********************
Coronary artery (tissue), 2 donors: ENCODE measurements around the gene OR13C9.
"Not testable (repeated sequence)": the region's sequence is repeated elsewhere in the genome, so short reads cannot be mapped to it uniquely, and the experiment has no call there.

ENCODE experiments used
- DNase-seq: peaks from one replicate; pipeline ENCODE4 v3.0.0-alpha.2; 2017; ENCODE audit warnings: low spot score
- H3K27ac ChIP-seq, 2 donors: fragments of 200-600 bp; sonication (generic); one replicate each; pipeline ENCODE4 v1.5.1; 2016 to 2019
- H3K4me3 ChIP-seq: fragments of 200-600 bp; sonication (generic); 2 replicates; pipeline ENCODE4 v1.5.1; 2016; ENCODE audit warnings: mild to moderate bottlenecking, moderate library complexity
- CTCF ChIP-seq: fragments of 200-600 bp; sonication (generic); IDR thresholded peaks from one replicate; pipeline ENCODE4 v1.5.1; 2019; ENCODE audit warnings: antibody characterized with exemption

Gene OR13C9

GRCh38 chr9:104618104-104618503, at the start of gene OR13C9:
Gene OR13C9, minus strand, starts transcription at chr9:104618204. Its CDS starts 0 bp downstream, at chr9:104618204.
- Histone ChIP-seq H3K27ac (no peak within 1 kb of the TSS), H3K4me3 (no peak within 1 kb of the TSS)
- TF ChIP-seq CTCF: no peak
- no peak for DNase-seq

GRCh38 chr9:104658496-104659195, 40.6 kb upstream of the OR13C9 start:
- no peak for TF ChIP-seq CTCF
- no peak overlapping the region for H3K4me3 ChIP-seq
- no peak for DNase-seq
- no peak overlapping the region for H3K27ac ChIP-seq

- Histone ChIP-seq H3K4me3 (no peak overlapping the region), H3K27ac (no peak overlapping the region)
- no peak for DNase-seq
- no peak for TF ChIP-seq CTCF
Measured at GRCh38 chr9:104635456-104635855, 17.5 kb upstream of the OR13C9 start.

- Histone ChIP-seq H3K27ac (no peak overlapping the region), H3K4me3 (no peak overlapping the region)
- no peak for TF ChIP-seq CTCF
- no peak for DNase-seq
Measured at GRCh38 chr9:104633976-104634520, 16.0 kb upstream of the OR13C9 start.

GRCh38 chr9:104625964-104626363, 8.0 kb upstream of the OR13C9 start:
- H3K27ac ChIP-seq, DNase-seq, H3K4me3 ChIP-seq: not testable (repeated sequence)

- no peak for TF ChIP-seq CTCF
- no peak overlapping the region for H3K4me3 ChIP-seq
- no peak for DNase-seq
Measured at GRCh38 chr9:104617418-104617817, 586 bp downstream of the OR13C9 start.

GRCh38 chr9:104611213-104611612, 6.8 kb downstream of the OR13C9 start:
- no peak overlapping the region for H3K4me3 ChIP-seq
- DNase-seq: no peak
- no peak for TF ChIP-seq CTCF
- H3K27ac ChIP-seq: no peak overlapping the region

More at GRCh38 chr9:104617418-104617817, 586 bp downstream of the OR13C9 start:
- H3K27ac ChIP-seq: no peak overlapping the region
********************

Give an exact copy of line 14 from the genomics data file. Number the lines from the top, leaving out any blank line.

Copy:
GRCh38 chr9:104658496-104659195, 40.6 kb upstream of the OR13C9 start: